Overhaul, not sale, on the cards for HSBC's U.S. arm
By Steve Slater
LONDON May 5 (Reuters) - HSBC is set to extend a six year overhaul of its U.S. business to revive its fortunes rather than add it to the 77 businesses sold in the past four years, the British bank's boss said on Tuesday.
HSBC Chief Executive Stuart Gulliver has said he could sell underperforming businesses in the United States, Brazil, Mexico and Turkey if they cannot be turned around.
Although no decisions had yet been taken on their future, Gulliver said the bank was likely to remain in the United States given the importance of dollar clearing for its trading business as well as providing access to U.S. companies.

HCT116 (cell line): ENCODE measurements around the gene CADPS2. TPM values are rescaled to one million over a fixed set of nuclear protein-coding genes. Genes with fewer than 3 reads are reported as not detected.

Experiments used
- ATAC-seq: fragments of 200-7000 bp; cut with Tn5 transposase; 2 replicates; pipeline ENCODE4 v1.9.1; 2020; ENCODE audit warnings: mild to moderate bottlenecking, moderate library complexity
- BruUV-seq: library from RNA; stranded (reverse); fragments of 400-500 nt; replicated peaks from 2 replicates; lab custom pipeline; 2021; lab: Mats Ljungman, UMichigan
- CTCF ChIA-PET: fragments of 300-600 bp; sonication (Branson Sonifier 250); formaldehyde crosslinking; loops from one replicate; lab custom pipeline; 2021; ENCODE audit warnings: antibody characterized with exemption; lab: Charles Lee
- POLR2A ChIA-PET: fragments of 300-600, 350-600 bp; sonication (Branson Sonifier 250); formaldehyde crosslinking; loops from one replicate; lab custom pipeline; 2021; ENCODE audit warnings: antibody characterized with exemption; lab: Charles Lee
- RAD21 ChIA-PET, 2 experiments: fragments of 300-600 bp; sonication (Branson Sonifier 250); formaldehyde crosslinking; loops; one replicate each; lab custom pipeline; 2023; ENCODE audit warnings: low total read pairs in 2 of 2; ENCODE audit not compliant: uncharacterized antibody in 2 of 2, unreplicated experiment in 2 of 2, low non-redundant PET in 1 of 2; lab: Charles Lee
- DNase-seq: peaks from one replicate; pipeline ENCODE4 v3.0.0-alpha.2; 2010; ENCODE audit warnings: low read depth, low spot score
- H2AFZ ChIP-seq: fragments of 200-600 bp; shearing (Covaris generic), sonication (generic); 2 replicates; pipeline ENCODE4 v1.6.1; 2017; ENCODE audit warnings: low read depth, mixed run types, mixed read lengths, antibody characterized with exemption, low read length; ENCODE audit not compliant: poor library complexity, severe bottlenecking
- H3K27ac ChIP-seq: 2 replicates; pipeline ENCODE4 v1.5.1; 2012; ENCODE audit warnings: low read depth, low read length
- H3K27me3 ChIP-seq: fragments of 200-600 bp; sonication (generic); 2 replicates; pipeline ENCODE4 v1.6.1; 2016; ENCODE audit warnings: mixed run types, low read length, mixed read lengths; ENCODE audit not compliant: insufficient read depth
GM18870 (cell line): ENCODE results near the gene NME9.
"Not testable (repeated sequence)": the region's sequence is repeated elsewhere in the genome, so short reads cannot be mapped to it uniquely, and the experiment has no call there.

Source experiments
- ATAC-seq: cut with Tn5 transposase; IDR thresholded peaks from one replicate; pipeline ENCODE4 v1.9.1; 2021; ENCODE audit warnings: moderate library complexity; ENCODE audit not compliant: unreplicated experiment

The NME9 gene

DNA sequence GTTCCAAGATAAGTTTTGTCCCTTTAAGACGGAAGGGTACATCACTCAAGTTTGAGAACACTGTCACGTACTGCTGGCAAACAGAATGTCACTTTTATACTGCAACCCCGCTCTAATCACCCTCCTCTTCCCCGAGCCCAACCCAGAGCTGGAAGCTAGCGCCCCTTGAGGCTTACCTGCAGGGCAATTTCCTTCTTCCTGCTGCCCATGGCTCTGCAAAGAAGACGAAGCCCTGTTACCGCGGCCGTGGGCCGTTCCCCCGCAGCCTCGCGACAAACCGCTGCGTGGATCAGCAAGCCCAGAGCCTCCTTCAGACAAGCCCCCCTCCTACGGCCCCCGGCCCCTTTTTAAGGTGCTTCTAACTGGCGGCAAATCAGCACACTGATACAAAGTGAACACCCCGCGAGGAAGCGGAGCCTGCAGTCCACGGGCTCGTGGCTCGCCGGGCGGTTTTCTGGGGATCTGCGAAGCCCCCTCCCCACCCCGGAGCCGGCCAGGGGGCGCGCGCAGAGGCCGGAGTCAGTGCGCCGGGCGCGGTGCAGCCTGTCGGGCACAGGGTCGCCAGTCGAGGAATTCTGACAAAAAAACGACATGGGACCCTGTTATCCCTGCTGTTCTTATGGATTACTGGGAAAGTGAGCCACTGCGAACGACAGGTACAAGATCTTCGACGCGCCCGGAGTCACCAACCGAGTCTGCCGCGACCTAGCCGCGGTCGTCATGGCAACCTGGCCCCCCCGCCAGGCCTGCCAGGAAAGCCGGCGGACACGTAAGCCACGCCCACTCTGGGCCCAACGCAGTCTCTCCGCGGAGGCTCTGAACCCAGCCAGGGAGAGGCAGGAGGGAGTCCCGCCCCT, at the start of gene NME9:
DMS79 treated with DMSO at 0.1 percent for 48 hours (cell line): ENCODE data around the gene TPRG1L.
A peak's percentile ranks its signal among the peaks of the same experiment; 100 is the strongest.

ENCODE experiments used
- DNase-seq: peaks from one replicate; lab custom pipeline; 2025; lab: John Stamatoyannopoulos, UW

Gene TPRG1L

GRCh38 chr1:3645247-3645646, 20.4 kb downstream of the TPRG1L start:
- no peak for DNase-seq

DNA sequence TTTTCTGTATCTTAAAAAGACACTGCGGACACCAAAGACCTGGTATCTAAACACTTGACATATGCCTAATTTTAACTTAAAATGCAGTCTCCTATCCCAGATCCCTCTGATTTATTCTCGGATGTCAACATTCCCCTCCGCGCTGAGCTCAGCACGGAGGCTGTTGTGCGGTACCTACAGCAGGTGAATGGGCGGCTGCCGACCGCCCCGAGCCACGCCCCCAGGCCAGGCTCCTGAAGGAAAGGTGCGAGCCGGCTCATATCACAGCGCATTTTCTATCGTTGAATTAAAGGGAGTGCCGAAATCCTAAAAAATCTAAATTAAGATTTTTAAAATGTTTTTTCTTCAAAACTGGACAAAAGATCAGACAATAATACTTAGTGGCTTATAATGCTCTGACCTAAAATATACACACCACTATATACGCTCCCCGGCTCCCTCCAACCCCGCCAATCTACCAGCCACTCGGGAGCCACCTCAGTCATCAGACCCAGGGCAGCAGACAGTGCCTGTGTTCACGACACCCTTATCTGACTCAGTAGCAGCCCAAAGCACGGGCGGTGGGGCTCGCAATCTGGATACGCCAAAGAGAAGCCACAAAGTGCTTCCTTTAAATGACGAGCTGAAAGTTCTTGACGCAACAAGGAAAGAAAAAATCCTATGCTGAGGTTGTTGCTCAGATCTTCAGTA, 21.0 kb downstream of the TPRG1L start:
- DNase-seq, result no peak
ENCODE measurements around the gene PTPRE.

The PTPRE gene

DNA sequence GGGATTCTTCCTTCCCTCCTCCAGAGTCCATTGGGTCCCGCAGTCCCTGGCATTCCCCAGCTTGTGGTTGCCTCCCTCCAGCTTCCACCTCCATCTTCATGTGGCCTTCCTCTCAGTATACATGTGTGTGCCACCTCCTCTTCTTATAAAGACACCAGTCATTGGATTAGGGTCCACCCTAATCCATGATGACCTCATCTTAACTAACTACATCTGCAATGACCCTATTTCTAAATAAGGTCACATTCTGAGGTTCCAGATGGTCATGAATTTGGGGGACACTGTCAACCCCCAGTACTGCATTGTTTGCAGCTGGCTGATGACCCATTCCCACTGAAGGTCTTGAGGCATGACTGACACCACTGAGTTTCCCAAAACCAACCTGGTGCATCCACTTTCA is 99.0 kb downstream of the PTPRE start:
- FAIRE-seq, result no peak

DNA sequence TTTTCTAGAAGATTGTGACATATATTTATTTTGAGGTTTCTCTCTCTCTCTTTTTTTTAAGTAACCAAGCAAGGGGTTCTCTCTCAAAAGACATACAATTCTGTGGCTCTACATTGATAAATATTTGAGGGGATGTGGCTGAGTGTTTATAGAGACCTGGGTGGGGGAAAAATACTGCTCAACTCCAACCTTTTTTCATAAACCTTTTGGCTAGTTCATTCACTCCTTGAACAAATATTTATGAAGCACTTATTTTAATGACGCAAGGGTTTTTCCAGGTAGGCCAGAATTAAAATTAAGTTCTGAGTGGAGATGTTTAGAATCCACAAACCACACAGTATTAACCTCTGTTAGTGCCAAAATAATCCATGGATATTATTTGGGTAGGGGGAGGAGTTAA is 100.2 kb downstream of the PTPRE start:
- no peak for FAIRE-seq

"You should still expect a restructuring story," he said of the U.S. business, adding not to expect a 'drastic' outcome.
HSBC has started a sales process for its retail banking in Brazil and Turkey, but the U.S. and Mexico businesses were likely to be kept, people familiar with the matter have said.
HSBC's disastrous 2003 purchase of consumer lender Household left it as one of the biggest U.S. subprime lenders when the housing market crashed in 2007, landing it with more than $50 billion in losses and a lengthy restructuring job. It sold its U.S. credit card arm and half its branches there in 2011.
Gulliver said the U.S. business had problems but American corporates were big clients overseas, having access to dollar clearing supported its trade business and investment bank, and deposits from the retail bank helped fund other areas.
"The profitability of the U.S. business on its own somewhat underplays the significance of it, because there's substantial revenues from U.S. companies that get booked in places like China, Saudi Arabia, Mexico that wouldn't come about if we were not in the United States," he said. Continued...